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Re: Inclusions and other gotchas (was:Re: inclusion)

From: Al Gilman <asgilman@iamdigex.net>
Date: Fri, 26 May 2000 13:08:22 -0500
Message-Id: <200005261657.MAA2209093@smtp2.mail.iamworld.net>
To: xml-uri@w3.org
At 12:00 PM 2000-05-26 -0400, John Cowan wrote:
>Larry Masinter wrote an excellent summary, to which I add the following
notes only:
>> There are a few areas where we can predict that sra(URI1, URI2) is false,
>> but not many. HTTP URLs can be aliased. It would be hard to claim that
>> you could create a system where a 'mailto' URI was sra a 'http' URL.
>Well, not quite true.  For example, it could be the case that mailing to
>"mailto:submission@example.com" and POSTing to
>has the same effect, so they could plausibly be considered two URIs
>for the same (write-only) resource.

For a practical case that actually gets used, point the mailto: at a mailbot.

>> The point is to create a computationally practical way of predicting
>> whether a receiver 'understands' the XML document it's given by
>> examining the namespace it's sent. In practice, senders shouldn't
>> rely on receivers having an effective approximation to 'sra' other than
>> the one that returns 'true' when the URIs are string-equal and returns
>> 'unknown' when they're not string equal.
>Nobody in this debate wants to go past that point, except in strawman mode
>(not "trial balloon", but the original sense of "strawman": a caricature
>of your opponent's position, created for the purpose of demolishing it).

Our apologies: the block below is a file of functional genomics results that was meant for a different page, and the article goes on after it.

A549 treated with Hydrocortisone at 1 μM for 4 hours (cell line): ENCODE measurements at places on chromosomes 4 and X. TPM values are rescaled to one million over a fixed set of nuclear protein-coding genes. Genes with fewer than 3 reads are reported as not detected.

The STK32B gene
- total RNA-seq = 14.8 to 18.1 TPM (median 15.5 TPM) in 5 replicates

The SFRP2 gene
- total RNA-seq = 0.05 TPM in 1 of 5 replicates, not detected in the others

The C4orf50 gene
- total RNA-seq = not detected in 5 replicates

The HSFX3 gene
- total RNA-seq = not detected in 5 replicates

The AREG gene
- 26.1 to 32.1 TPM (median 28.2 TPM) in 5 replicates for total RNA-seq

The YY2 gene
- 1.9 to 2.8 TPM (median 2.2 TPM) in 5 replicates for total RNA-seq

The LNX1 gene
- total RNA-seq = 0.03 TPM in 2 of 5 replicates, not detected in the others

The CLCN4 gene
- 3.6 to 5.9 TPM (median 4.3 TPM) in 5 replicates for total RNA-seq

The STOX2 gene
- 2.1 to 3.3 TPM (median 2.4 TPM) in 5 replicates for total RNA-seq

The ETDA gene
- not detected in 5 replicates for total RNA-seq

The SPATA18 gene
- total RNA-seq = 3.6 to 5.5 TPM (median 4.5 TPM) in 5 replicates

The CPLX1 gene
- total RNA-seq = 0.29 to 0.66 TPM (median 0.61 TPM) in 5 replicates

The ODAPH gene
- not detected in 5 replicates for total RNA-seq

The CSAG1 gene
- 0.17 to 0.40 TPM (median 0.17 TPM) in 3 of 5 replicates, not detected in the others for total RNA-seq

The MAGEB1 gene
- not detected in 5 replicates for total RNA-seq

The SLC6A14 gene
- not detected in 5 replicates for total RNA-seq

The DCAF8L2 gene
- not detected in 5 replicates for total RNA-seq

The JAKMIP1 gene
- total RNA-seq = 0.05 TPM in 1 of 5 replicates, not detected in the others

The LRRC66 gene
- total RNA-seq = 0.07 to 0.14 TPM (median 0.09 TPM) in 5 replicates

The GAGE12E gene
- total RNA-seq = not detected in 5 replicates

>If the URIs are string-equal, the namespaces are equal.  However, if
>the URI *references* are string-equal, must the namespaces be equal also?
>	"Absolutizing" position: no.
>	"Literal" position: yes.
>	"Forbid" position: MU (let's unask the question, and make sure
>		it can't be asked any more).

OK, now I'm confused.  Is there a layering/procrastination approach or not?

Is there a case where literal comparison of _two ns-attr values occurring
in the same document_ will find them the same whereas abolutizing as
URI-references per URI RFC will determine them to be different?

I may have missed that case.

If the only risk on literal comparison is that things will be treated as
different that in the ultimate analysis later get recognized as the same,
is anything really broken by preserving this illusion of difference through
_syntactic_ processing?


>Schlingt dreifach einen Kreis um dies! || John Cowan
>Schliesst euer Aug vor heiliger Schau,  || http://www.reutershealth.com
>Denn er genoss vom Honig-Tau,           || http://www.ccil.org/~cowan
>Und trank die Milch vom Paradies.            -- Coleridge (tr. Politzer)
Received on Friday, 26 May 2000 12:56:12 UTC

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